New Levels of Pain

Pain’s an interesting one. The dictionary describes it as ‘an unpleasant sensory and emotional experience associated with actual or potential tissue damage’. In reality it’s just an ‘Occupational Hazard’ and the Lance Armstrong ‘Pain is temporary - It may last a minute, or an hour, or a day, or a year, but eventually it will subside and something else will take its place. If I quit, however, it lasts forever’, quote doesn’t help that much when your feet are mashed. 


Over the years, I’ve learned to understand pain, manage it and mostly to try and avoid it. Getting to Lisbon from London running 50kms a day for 43 days has taught me a lot more about looking after my feet than reading the book ‘Fixing your feet’. It’s meant I’ve finished the MdS for years now using my own techniques - I learned the hard way, out there on the hard shoulder. They are far simpler than the ones described and more effective than the ones the ‘Feet Fixing Bible’ describes.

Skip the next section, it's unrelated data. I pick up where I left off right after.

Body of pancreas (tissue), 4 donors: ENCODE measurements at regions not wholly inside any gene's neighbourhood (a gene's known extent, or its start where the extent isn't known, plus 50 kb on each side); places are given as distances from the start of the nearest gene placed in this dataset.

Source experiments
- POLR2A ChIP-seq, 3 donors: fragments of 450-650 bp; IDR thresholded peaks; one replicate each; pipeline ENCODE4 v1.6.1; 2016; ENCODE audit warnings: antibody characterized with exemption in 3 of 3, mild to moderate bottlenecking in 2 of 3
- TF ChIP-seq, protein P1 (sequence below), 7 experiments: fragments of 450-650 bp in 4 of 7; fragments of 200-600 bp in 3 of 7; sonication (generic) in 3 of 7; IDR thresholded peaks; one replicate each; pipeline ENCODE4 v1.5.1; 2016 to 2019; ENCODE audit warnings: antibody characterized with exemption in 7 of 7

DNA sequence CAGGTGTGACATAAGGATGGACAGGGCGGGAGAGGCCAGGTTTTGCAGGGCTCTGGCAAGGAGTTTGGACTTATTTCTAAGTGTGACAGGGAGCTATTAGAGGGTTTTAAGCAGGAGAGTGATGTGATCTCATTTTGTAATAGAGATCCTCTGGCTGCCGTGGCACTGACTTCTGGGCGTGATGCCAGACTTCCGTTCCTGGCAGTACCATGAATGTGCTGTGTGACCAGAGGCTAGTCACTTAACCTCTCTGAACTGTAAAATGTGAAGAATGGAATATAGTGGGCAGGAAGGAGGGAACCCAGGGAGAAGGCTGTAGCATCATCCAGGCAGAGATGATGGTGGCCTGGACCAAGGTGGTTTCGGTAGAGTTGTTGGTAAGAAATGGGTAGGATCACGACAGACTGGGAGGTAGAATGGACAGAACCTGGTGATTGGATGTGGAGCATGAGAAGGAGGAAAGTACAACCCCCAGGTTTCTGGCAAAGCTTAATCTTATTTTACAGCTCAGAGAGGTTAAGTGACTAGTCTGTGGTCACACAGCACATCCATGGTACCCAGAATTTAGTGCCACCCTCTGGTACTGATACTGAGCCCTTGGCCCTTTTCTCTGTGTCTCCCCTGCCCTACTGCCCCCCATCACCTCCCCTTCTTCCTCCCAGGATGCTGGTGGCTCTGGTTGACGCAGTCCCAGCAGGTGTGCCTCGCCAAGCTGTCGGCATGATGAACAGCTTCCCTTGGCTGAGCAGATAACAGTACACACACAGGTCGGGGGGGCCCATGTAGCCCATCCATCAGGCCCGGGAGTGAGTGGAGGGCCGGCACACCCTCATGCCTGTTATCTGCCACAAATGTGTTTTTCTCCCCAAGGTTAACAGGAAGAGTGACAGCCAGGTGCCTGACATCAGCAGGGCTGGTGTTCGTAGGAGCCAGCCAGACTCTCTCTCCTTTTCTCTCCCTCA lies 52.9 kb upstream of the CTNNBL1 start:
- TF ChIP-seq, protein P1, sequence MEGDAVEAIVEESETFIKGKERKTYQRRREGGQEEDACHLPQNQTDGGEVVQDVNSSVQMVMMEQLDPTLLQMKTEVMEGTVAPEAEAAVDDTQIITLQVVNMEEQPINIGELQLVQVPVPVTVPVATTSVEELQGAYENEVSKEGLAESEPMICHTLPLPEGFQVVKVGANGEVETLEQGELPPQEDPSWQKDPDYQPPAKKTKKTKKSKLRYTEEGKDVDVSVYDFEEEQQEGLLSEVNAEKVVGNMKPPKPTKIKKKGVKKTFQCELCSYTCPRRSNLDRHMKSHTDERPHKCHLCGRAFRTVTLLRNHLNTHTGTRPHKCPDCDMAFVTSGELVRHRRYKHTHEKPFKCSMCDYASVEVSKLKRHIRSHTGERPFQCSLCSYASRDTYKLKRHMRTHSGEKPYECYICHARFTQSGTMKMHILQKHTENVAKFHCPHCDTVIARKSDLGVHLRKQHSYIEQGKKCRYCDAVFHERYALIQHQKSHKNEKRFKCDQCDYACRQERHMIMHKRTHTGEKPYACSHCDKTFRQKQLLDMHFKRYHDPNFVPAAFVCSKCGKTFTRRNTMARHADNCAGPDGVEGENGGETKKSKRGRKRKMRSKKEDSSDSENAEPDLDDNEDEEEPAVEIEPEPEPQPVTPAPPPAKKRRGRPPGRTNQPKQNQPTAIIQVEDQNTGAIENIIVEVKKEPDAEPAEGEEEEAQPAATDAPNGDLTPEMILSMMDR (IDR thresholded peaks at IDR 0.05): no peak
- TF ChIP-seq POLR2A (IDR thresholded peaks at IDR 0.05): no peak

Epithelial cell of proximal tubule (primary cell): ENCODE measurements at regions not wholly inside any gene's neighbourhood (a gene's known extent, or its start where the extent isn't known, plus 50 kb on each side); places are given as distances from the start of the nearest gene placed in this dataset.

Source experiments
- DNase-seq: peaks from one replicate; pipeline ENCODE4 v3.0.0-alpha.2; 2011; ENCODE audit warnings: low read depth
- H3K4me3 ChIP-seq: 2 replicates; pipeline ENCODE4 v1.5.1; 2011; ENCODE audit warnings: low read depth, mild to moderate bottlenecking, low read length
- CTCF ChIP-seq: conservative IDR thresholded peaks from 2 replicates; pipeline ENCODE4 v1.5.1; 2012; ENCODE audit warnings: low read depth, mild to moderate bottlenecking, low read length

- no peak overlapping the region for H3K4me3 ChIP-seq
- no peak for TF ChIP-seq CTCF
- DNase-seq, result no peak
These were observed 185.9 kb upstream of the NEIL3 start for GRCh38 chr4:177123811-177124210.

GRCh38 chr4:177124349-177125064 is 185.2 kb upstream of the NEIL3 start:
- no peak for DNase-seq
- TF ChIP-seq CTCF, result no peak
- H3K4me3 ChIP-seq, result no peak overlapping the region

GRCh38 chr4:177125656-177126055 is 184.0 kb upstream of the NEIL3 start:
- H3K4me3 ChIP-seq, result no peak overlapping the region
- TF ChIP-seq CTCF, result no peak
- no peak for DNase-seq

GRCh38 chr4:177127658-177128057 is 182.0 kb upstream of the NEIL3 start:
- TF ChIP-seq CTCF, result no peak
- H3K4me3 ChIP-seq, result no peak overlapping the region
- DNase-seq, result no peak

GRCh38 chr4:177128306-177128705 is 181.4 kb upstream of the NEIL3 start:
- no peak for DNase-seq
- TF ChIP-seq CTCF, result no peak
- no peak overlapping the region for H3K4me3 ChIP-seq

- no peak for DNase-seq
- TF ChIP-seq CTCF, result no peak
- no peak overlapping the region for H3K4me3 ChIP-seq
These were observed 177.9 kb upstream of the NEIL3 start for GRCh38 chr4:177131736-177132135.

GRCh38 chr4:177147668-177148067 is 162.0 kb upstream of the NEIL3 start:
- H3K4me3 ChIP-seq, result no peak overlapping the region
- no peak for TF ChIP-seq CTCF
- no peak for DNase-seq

I swore after finishing the 145-mile Grand Union Canal Race with the sole of my left foot flapping off in 1998 that I’d never wear inappropriate trainers with really worn foot-beds or cheap supermarket socks ever again. That experience taught me a great deal.


Learn for Yourself

I had to when I started as I didn’t have any kit whatsoever for at least the first month of my running journey. I didn’t even time my runs and it was only just before my first half-marathon in April 1994 that I bought some running kit and went to a running store and bought some proper training shoes. Garmin and Strava didn’t exist, and I simply enjoyed the freedom that running brought me then and still brings me today. 


I’ve learning the hard way and from my own mistakes rather than copying others.


Compression, Heel-Drop, Barefoot, etc. are purely man-made fads invented to part the ‘Keen-Runner’ from their hard-earned cash. Running should be more of an apprenticeship and to be a world-beater, takes many years not months. For me, it’s a lifetime’s work and yes, I’m still learning.


Achievements - A Place to Shine